One simple question, three non-answers on Iowa gay marriage

Everyone who moderates a debate this year could learn from the journalists who guided the May 1 Iowa Republican gubernatorial candidates' debate: Todd Dorman of the Cedar Rapids Gazette, Paul Yeager of Iowa Public Television, and Jeneane Beck of Iowa Public Radio. Too many journalists ask long-winded questions that are easy to evade, or ask about hot topics of no lasting importance, or ask about policies outside the scope of the office the candidates are seeking. In contrast, almost every question the panelists asked during Saturday's debate was direct and addressed an issue the next governor of Iowa will face.

Mind you, asking an unambiguous question doesn't guarantee that you'll get a straight answer from a politician. Look what happened when Dorman asked the Republicans, "Can you identify one tangible way Iowa has been harmed during a full year of legal same-sex marriage?"

There's more...

One simple question, three non-answers on Iowa gay marriage

Everyone who moderates a debate this year could learn from the journalists who guided the May 1 Iowa Republican gubernatorial candidates' debate: Todd Dorman of the Cedar Rapids Gazette, Paul Yeager of Iowa Public Television, and Jeneane Beck of Iowa Public Radio. Too many journalists ask long-winded questions that are easy to evade, or ask about hot topics of no lasting importance, or ask about policies outside the scope of the office the candidates are seeking. In contrast, almost every question the panelists asked during Saturday's debate was direct and addressed an issue the next governor of Iowa will face.

Mind you, asking an unambiguous question doesn't guarantee that you'll get a straight answer from a politician. Look what happened when Dorman asked the Republicans, "Can you identify one tangible way Iowa has been harmed during a full year of legal same-sex marriage?"

There's more...

Your State Constitutional Right to Access the Courts

The very essence of civil liberty certainly consists in the right of every individual to claim the protection of the laws, whenever he receives an injury.
One of the first duties of government is to afford that protection.
                                                                - Chief Justice Marshall, Marbury v. Madison (1803)

Most everybody is familiar with the Bill of Rights and the privileges and benefits that it grants to all Americans.

However, few people are aware that each state has its own constitution with provisions that not only duplicate, but often exceed, the rights guaranteed under the federal constitution.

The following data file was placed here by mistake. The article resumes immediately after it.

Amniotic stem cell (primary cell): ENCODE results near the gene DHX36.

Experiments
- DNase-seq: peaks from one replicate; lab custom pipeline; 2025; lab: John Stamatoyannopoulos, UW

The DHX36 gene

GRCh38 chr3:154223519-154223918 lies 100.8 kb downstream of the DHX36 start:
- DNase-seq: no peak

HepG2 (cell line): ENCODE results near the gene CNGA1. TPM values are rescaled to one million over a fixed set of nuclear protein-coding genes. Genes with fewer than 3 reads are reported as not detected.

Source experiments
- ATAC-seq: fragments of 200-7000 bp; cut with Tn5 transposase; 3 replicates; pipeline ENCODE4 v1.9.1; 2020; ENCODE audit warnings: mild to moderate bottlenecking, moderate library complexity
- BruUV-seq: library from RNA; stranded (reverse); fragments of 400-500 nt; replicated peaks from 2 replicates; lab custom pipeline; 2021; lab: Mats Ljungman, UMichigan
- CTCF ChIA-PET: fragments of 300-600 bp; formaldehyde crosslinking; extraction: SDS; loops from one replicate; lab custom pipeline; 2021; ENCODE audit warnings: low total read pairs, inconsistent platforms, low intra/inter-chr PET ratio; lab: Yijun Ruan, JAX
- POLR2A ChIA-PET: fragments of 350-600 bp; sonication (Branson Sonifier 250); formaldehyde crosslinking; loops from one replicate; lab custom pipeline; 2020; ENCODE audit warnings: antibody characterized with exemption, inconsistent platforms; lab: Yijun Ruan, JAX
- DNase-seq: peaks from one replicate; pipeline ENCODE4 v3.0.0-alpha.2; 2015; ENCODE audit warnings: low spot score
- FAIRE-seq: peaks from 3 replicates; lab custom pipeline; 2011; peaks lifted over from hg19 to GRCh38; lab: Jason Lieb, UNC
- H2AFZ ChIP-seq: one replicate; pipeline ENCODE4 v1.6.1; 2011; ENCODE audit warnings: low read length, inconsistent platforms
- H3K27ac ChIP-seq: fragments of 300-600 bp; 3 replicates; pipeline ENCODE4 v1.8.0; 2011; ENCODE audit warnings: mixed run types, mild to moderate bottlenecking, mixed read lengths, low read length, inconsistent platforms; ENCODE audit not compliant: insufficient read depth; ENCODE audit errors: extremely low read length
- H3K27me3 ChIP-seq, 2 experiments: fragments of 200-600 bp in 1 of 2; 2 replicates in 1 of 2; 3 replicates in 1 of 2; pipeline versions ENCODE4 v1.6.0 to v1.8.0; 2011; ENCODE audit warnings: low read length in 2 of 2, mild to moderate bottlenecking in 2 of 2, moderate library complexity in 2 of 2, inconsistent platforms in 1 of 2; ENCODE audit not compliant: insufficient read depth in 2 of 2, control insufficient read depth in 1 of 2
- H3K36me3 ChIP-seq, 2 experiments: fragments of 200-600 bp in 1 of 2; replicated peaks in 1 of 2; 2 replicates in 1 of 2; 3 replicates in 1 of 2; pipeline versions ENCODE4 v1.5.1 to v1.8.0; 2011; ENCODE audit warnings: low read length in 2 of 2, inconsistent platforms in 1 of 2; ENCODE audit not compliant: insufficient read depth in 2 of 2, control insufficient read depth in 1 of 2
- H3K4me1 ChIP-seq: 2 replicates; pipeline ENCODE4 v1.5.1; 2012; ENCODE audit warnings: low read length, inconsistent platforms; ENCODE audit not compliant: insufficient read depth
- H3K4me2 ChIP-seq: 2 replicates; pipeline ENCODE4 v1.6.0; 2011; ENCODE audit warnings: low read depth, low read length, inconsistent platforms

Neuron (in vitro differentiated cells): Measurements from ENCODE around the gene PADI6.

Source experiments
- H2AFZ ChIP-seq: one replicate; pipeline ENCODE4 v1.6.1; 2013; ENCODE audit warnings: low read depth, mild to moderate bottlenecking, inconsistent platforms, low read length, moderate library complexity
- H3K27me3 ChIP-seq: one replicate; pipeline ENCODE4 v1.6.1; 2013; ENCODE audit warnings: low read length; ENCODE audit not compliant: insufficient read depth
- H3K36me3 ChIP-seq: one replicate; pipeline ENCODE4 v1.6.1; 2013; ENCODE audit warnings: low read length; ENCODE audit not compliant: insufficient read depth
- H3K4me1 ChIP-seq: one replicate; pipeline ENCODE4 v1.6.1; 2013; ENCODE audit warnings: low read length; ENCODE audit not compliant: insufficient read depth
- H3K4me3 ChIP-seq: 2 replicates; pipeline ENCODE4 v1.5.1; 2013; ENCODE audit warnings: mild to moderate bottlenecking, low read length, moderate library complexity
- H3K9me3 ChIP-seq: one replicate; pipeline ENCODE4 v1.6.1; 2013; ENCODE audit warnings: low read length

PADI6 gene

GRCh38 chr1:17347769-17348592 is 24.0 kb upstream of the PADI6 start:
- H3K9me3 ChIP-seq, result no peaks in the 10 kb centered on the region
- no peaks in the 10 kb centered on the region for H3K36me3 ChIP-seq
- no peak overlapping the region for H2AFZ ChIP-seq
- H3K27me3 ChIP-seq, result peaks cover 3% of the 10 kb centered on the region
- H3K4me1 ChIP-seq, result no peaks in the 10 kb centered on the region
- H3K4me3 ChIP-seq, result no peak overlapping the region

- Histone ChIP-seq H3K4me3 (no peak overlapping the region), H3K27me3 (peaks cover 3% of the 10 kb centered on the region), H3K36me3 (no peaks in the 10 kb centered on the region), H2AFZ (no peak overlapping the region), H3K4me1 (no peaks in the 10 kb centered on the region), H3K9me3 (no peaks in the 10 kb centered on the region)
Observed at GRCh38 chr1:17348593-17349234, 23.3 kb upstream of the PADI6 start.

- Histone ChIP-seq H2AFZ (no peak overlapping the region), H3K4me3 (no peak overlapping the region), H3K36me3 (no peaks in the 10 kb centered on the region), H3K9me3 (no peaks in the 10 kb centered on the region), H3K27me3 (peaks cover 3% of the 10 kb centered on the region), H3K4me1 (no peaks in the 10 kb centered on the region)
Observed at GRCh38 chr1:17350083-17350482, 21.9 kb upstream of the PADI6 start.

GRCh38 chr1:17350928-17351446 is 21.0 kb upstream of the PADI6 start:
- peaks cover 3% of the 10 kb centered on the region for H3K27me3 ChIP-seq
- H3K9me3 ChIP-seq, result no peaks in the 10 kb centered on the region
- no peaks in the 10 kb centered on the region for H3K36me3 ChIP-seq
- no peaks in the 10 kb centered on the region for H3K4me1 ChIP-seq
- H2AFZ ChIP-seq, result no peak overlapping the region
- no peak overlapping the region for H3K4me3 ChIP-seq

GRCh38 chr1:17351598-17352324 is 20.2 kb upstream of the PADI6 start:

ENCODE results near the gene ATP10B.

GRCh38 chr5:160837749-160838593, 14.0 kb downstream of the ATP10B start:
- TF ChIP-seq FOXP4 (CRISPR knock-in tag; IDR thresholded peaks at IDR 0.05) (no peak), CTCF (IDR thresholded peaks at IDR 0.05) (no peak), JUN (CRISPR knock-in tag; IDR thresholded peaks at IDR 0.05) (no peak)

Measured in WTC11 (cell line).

In the face of a relentless attack on our civil justice system in the federal and state legislatures, it may be that our best hope for fighting back is reliance on the provisions in our states, constitutions. Unlike the federal constitution, almost forty state constitutions include articles stating an explicit right of access to justice/access to the courts.

In response to tort reform efforts to put restrictive caps on the amount that those suing can recover for their injuries, some lawyers have invoked access to justice articles to invalidate these caps as incompatible with their state's constitution.

For example, the right of access to the courts has been successfully used in litigation to invalidate restrictive anti-civil justice legislation in Arizona (1986), Florida (1987), Kentucky (1998), Louisiana (1999), New Hampshire (1999), Texas (1988).

The same is true with the right to trial by jury provisions of state constitutions. All states (except Colorado and Louisiana) have the right to jury in their constitution (indeed - you should know that the federal right to trial by jury does not extend to oblige the states as do the other rights under the Bill of Rights - and so you absolutely must rely on these state constitutions for your right to trial by jury).

The state constitutional right to a jury trial has been successfully used to strike down anti-civil justice legislation in Alabama (1991), Kentucky (1998), Ohio (1999), Oregon (1999), Washington (1989).

In the public policy back-and-fourth between the different camps of the debate around the civil justice system, it is easy to lose sight of the fact that you have an explicit right to access this system based on often overlooked state constitutional provisions.

Maybe the trial bar (plaintiff attorneys) is right about the pubic policy implications of the civil justice system, maybe the defense bar (corporate defense attorneys) is right about some things about the civil justice system - but it doesn't really matter. You have a right to access the courts, period point blank (well -  unless you live in one of the few states without one).

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